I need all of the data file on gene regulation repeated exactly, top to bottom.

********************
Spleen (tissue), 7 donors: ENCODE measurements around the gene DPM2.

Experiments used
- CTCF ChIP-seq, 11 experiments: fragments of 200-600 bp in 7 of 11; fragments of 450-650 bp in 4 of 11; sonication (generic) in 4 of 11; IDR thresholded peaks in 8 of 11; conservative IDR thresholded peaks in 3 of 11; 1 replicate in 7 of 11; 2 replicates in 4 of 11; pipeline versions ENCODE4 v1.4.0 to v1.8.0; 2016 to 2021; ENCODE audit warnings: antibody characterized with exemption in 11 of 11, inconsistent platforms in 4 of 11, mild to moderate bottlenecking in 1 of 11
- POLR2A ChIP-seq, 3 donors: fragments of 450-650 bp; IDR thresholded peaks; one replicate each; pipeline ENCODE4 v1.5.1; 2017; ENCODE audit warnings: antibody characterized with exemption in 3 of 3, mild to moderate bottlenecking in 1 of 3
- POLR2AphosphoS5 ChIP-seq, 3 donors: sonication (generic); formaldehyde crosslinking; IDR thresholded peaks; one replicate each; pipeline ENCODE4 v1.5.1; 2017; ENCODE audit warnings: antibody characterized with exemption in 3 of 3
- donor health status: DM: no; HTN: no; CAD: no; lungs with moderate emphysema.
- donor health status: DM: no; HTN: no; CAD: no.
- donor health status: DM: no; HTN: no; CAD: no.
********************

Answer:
Spleen (tissue), 7 donors: ENCODE measurements around the gene DPM2.

Experiments used
- CTCF ChIP-seq, 11 experiments: fragments of 200-600 bp in 7 of 11; fragments of 450-650 bp in 4 of 11; sonication (generic) in 4 of 11; IDR thresholded peaks in 8 of 11; conservative IDR thresholded peaks in 3 of 11; 1 replicate in 7 of 11; 2 replicates in 4 of 11; pipeline versions ENCODE4 v1.4.0 to v1.8.0; 2016 to 2021; ENCODE audit warnings: antibody characterized with exemption in 11 of 11, inconsistent platforms in 4 of 11, mild to moderate bottlenecking in 1 of 11
- POLR2A ChIP-seq, 3 donors: fragments of 450-650 bp; IDR thresholded peaks; one replicate each; pipeline ENCODE4 v1.5.1; 2017; ENCODE audit warnings: antibody characterized with exemption in 3 of 3, mild to moderate bottlenecking in 1 of 3
- POLR2AphosphoS5 ChIP-seq, 3 donors: sonication (generic); formaldehyde crosslinking; IDR thresholded peaks; one replicate each; pipeline ENCODE4 v1.5.1; 2017; ENCODE audit warnings: antibody characterized with exemption in 3 of 3
- donor health status: DM: no; HTN: no; CAD: no; lungs with moderate emphysema.
- donor health status: DM: no; HTN: no; CAD: no.
- donor health status: DM: no; HTN: no; CAD: no.